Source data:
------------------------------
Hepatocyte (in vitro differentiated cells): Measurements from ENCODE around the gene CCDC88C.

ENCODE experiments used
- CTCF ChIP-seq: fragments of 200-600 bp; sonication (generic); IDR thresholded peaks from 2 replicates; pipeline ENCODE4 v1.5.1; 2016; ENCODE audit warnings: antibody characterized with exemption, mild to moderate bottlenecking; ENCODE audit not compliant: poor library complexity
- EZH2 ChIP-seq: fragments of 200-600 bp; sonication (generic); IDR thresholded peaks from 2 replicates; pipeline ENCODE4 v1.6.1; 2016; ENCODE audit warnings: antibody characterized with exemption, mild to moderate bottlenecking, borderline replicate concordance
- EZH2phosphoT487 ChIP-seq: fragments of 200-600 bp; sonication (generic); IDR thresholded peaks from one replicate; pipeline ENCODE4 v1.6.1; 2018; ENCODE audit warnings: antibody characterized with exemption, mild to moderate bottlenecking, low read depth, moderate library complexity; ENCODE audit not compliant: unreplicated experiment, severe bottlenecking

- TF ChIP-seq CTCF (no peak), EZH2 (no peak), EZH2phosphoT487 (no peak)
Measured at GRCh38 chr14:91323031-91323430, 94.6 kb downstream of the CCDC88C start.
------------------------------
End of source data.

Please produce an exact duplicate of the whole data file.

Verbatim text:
Hepatocyte (in vitro differentiated cells): Measurements from ENCODE around the gene CCDC88C.

ENCODE experiments used
- CTCF ChIP-seq: fragments of 200-600 bp; sonication (generic); IDR thresholded peaks from 2 replicates; pipeline ENCODE4 v1.5.1; 2016; ENCODE audit warnings: antibody characterized with exemption, mild to moderate bottlenecking; ENCODE audit not compliant: poor library complexity
- EZH2 ChIP-seq: fragments of 200-600 bp; sonication (generic); IDR thresholded peaks from 2 replicates; pipeline ENCODE4 v1.6.1; 2016; ENCODE audit warnings: antibody characterized with exemption, mild to moderate bottlenecking, borderline replicate concordance
- EZH2phosphoT487 ChIP-seq: fragments of 200-600 bp; sonication (generic); IDR thresholded peaks from one replicate; pipeline ENCODE4 v1.6.1; 2018; ENCODE audit warnings: antibody characterized with exemption, mild to moderate bottlenecking, low read depth, moderate library complexity; ENCODE audit not compliant: unreplicated experiment, severe bottlenecking

- TF ChIP-seq CTCF (no peak), EZH2 (no peak), EZH2phosphoT487 (no peak)
Measured at GRCh38 chr14:91323031-91323430, 94.6 kb downstream of the CCDC88C start.